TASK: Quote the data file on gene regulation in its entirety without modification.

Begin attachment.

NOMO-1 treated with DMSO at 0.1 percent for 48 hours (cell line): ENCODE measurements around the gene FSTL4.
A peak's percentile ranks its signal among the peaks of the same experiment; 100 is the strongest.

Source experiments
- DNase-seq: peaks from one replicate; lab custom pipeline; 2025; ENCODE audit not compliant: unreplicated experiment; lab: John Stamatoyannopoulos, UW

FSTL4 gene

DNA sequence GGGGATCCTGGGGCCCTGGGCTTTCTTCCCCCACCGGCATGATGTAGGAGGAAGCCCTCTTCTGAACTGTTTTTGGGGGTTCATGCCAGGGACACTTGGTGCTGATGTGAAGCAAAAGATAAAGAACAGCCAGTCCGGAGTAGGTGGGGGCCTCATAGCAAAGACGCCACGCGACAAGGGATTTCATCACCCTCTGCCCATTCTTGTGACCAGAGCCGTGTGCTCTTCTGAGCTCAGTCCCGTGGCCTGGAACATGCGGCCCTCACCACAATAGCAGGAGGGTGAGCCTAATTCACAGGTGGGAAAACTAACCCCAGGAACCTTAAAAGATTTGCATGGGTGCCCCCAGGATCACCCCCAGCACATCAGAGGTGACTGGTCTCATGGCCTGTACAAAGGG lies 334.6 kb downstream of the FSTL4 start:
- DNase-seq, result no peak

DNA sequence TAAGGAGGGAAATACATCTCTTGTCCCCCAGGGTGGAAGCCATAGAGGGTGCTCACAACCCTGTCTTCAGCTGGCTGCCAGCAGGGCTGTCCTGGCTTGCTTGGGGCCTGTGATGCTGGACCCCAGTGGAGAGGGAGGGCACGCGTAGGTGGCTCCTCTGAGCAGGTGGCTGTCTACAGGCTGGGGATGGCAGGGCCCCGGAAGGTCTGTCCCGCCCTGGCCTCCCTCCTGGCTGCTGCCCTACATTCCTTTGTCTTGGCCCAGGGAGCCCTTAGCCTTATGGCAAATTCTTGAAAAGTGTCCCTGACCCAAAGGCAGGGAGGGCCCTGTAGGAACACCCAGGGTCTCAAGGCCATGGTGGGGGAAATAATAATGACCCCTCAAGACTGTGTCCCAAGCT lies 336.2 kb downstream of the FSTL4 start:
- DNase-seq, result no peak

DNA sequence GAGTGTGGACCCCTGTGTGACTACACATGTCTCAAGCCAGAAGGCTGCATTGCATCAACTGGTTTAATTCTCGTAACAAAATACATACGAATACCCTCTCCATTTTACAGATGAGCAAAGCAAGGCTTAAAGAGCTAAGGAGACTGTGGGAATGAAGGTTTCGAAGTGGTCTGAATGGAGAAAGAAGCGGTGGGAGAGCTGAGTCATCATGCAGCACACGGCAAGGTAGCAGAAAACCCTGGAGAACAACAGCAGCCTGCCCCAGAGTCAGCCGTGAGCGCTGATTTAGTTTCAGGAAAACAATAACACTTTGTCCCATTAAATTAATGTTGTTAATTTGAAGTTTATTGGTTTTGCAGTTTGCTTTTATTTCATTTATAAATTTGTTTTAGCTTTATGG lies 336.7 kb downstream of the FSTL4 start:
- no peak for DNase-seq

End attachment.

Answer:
NOMO-1 treated with DMSO at 0.1 percent for 48 hours (cell line): ENCODE measurements around the gene FSTL4.
A peak's percentile ranks its signal among the peaks of the same experiment; 100 is the strongest.

Source experiments
- DNase-seq: peaks from one replicate; lab custom pipeline; 2025; ENCODE audit not compliant: unreplicated experiment; lab: John Stamatoyannopoulos, UW

FSTL4 gene

DNA sequence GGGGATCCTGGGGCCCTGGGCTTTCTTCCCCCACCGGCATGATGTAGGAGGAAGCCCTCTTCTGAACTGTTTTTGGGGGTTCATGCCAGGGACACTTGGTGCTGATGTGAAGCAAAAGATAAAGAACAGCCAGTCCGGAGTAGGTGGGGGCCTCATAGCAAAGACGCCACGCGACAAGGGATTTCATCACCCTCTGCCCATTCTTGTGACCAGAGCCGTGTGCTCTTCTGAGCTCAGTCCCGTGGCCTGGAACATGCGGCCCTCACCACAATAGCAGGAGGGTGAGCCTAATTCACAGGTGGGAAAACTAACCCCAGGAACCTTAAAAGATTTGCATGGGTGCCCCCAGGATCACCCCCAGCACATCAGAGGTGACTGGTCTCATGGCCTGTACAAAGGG lies 334.6 kb downstream of the FSTL4 start:
- DNase-seq, result no peak

DNA sequence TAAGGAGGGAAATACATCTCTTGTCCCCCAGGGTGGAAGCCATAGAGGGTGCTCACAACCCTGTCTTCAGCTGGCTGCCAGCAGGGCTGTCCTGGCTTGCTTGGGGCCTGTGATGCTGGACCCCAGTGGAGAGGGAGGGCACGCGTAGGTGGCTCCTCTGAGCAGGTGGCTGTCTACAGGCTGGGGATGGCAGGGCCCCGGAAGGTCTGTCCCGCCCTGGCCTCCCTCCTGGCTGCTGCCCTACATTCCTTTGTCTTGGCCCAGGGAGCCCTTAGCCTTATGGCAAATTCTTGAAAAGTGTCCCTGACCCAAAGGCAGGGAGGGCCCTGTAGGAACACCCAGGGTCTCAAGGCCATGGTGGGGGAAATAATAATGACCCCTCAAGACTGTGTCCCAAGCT lies 336.2 kb downstream of the FSTL4 start:
- DNase-seq, result no peak

DNA sequence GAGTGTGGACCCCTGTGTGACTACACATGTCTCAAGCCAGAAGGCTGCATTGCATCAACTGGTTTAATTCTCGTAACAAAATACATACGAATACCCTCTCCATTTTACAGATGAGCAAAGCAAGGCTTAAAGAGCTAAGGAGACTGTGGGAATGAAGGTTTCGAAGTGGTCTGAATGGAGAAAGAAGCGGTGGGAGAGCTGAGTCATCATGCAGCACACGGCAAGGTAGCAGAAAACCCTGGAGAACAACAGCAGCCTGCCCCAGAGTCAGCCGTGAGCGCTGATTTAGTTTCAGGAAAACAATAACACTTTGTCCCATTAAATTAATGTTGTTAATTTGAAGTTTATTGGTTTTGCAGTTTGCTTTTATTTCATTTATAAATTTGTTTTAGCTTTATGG lies 336.7 kb downstream of the FSTL4 start:
- no peak for DNase-seq